TUESDAY, May 23, 2023 (HealthDay News) -- The U.S. Food and Drug Administration on Monday approved a second nasal spray for reversing an opioid overdose.
To be sold as Opvee, the spray contains the medication nalmefene hydrochloride and will be available to Americans aged 12 and older with a prescription, the FDA said.
"The agency continues to advance the FDA Overdose Prevention Framework and take actionable steps that encourage harm reduction by supporting the development of novel overdose reversal products," FDA Commissioner Robert Califf, M.D., said in an agency news release. "On the heels of the FDA's recent approval of the first over-the-counter opioid reversal agent [Narcan], the availability of nalmefene nasal spray places a new prescription opioid reversal option in the hands of communities, harm reduction groups, and emergency responders."
Indivior, which will make and sell Opvee going forward, said the spray should be available by October. Indivior bought Opiant Pharmaceuticals, which developed Opvee, in March.
"Opvee's FDA approval represents a significant achievement in the development of new treatment options to address today's era of opioid overdoses that are driven by powerful synthetic opioids, such as fentanyl," Indivior CEO Mark Crossley said in a company news release. "Opvee is an emergency treatment for the fast reversal of respiratory depression triggered by natural or synthetic opioids, including fentanyl, and we are committed to making this novel rescue medication widely available to those who need it most to help save lives."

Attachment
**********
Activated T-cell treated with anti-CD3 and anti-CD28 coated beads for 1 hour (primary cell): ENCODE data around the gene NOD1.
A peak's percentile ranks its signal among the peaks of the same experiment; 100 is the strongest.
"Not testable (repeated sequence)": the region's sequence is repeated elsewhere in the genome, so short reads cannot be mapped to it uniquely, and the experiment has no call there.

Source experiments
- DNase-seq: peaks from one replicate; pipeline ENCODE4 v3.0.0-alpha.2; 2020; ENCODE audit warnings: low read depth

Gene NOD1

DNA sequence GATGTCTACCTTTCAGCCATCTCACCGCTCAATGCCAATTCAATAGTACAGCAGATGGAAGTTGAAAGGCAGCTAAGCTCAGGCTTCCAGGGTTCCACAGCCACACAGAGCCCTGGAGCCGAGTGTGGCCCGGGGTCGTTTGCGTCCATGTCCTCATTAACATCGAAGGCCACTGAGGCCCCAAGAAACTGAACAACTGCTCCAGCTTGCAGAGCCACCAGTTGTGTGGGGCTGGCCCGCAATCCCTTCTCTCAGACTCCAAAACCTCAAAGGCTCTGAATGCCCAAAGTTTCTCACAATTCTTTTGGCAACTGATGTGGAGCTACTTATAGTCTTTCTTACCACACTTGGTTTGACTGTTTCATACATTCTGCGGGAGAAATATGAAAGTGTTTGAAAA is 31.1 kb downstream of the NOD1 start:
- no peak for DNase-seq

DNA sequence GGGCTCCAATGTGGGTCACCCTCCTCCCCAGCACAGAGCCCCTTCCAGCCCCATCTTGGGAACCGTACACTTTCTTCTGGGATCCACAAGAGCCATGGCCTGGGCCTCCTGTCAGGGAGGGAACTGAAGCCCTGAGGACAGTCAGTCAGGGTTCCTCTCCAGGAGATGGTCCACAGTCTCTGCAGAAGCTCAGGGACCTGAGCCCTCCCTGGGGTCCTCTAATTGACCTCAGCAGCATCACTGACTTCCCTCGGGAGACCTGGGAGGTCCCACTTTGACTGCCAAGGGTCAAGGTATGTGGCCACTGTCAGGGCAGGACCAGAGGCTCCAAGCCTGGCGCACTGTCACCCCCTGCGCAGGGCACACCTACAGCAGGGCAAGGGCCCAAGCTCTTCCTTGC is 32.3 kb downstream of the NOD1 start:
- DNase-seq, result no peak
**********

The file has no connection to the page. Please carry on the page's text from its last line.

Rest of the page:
"The approval of Opvee was supported by safety and pharmacokinetic studies, as well as a study in people who use opioids recreationally to assess how quickly the drug works," according to the FDA. Adverse reactions included nasal discomfort, headache, nausea, dizziness, hot flush, vomiting, anxiety, fatigue, nasal congestion and throat irritation, pain in the nose, decreased appetite, skin redness, and excessive sweating, the FDA said in its approval notice. Using the medication can also trigger a wide range of opioid withdrawal symptoms, from diarrhea to rapid heart rate to increased blood pressure and more.